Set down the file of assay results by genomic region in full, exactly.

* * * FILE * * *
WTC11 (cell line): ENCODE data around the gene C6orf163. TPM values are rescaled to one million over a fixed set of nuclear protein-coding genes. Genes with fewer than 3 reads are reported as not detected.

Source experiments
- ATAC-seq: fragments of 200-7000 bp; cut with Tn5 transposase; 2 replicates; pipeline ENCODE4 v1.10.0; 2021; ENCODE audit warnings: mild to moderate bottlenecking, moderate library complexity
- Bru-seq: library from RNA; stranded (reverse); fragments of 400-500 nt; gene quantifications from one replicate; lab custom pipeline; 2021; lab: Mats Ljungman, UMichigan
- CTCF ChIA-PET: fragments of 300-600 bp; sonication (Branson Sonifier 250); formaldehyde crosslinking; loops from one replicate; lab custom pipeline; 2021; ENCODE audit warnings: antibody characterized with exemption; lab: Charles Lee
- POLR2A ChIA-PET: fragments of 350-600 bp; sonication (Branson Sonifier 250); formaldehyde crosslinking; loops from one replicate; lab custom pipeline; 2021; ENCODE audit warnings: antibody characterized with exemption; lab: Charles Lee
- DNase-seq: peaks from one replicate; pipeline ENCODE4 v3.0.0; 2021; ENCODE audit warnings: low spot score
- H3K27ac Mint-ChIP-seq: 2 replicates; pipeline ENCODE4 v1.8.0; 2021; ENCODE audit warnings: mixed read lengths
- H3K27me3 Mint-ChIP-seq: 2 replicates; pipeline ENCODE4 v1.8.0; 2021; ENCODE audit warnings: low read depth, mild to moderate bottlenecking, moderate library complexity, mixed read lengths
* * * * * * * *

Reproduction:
WTC11 (cell line): ENCODE data around the gene C6orf163. TPM values are rescaled to one million over a fixed set of nuclear protein-coding genes. Genes with fewer than 3 reads are reported as not detected.

Source experiments
- ATAC-seq: fragments of 200-7000 bp; cut with Tn5 transposase; 2 replicates; pipeline ENCODE4 v1.10.0; 2021; ENCODE audit warnings: mild to moderate bottlenecking, moderate library complexity
- Bru-seq: library from RNA; stranded (reverse); fragments of 400-500 nt; gene quantifications from one replicate; lab custom pipeline; 2021; lab: Mats Ljungman, UMichigan
- CTCF ChIA-PET: fragments of 300-600 bp; sonication (Branson Sonifier 250); formaldehyde crosslinking; loops from one replicate; lab custom pipeline; 2021; ENCODE audit warnings: antibody characterized with exemption; lab: Charles Lee
- POLR2A ChIA-PET: fragments of 350-600 bp; sonication (Branson Sonifier 250); formaldehyde crosslinking; loops from one replicate; lab custom pipeline; 2021; ENCODE audit warnings: antibody characterized with exemption; lab: Charles Lee
- DNase-seq: peaks from one replicate; pipeline ENCODE4 v3.0.0; 2021; ENCODE audit warnings: low spot score
- H3K27ac Mint-ChIP-seq: 2 replicates; pipeline ENCODE4 v1.8.0; 2021; ENCODE audit warnings: mixed read lengths
- H3K27me3 Mint-ChIP-seq: 2 replicates; pipeline ENCODE4 v1.8.0; 2021; ENCODE audit warnings: low read depth, mild to moderate bottlenecking, moderate library complexity, mixed read lengths